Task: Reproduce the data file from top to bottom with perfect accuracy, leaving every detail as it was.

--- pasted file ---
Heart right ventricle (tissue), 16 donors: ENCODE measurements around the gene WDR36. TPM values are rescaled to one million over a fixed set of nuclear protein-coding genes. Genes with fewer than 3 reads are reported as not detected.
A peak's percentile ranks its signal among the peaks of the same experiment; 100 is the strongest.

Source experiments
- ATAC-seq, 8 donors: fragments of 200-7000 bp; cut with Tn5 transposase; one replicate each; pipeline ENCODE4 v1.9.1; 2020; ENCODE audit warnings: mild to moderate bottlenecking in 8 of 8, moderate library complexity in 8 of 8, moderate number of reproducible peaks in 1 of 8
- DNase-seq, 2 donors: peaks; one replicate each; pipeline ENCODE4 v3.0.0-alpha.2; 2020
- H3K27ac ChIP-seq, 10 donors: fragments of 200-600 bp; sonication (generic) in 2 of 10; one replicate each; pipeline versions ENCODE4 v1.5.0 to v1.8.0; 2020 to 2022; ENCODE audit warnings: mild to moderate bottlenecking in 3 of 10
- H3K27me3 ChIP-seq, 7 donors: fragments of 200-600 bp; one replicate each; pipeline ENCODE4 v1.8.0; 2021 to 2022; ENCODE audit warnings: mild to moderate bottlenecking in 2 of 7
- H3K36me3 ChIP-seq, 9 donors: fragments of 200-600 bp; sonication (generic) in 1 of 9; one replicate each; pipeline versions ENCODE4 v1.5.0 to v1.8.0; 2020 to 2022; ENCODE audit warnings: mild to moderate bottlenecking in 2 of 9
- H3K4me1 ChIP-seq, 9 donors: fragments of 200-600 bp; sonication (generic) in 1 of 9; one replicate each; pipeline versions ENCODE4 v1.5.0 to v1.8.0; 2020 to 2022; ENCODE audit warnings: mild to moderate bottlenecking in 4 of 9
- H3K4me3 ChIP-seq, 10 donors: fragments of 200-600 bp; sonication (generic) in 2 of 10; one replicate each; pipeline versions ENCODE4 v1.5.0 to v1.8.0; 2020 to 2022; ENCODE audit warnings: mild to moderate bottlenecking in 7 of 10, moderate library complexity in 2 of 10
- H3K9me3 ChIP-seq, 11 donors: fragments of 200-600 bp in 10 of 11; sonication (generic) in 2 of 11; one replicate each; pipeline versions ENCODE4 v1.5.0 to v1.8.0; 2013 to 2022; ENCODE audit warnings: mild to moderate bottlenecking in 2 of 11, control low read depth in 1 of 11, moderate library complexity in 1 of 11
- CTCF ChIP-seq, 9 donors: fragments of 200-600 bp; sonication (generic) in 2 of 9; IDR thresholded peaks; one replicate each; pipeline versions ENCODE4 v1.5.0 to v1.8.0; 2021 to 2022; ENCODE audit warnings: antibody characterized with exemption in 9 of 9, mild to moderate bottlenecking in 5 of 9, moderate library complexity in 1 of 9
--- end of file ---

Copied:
Heart right ventricle (tissue), 16 donors: ENCODE measurements around the gene WDR36. TPM values are rescaled to one million over a fixed set of nuclear protein-coding genes. Genes with fewer than 3 reads are reported as not detected.
A peak's percentile ranks its signal among the peaks of the same experiment; 100 is the strongest.

Source experiments
- ATAC-seq, 8 donors: fragments of 200-7000 bp; cut with Tn5 transposase; one replicate each; pipeline ENCODE4 v1.9.1; 2020; ENCODE audit warnings: mild to moderate bottlenecking in 8 of 8, moderate library complexity in 8 of 8, moderate number of reproducible peaks in 1 of 8
- DNase-seq, 2 donors: peaks; one replicate each; pipeline ENCODE4 v3.0.0-alpha.2; 2020
- H3K27ac ChIP-seq, 10 donors: fragments of 200-600 bp; sonication (generic) in 2 of 10; one replicate each; pipeline versions ENCODE4 v1.5.0 to v1.8.0; 2020 to 2022; ENCODE audit warnings: mild to moderate bottlenecking in 3 of 10
- H3K27me3 ChIP-seq, 7 donors: fragments of 200-600 bp; one replicate each; pipeline ENCODE4 v1.8.0; 2021 to 2022; ENCODE audit warnings: mild to moderate bottlenecking in 2 of 7
- H3K36me3 ChIP-seq, 9 donors: fragments of 200-600 bp; sonication (generic) in 1 of 9; one replicate each; pipeline versions ENCODE4 v1.5.0 to v1.8.0; 2020 to 2022; ENCODE audit warnings: mild to moderate bottlenecking in 2 of 9
- H3K4me1 ChIP-seq, 9 donors: fragments of 200-600 bp; sonication (generic) in 1 of 9; one replicate each; pipeline versions ENCODE4 v1.5.0 to v1.8.0; 2020 to 2022; ENCODE audit warnings: mild to moderate bottlenecking in 4 of 9
- H3K4me3 ChIP-seq, 10 donors: fragments of 200-600 bp; sonication (generic) in 2 of 10; one replicate each; pipeline versions ENCODE4 v1.5.0 to v1.8.0; 2020 to 2022; ENCODE audit warnings: mild to moderate bottlenecking in 7 of 10, moderate library complexity in 2 of 10
- H3K9me3 ChIP-seq, 11 donors: fragments of 200-600 bp in 10 of 11; sonication (generic) in 2 of 11; one replicate each; pipeline versions ENCODE4 v1.5.0 to v1.8.0; 2013 to 2022; ENCODE audit warnings: mild to moderate bottlenecking in 2 of 11, control low read depth in 1 of 11, moderate library complexity in 1 of 11
- CTCF ChIP-seq, 9 donors: fragments of 200-600 bp; sonication (generic) in 2 of 9; IDR thresholded peaks; one replicate each; pipeline versions ENCODE4 v1.5.0 to v1.8.0; 2021 to 2022; ENCODE audit warnings: antibody characterized with exemption in 9 of 9, mild to moderate bottlenecking in 5 of 9, moderate library complexity in 1 of 9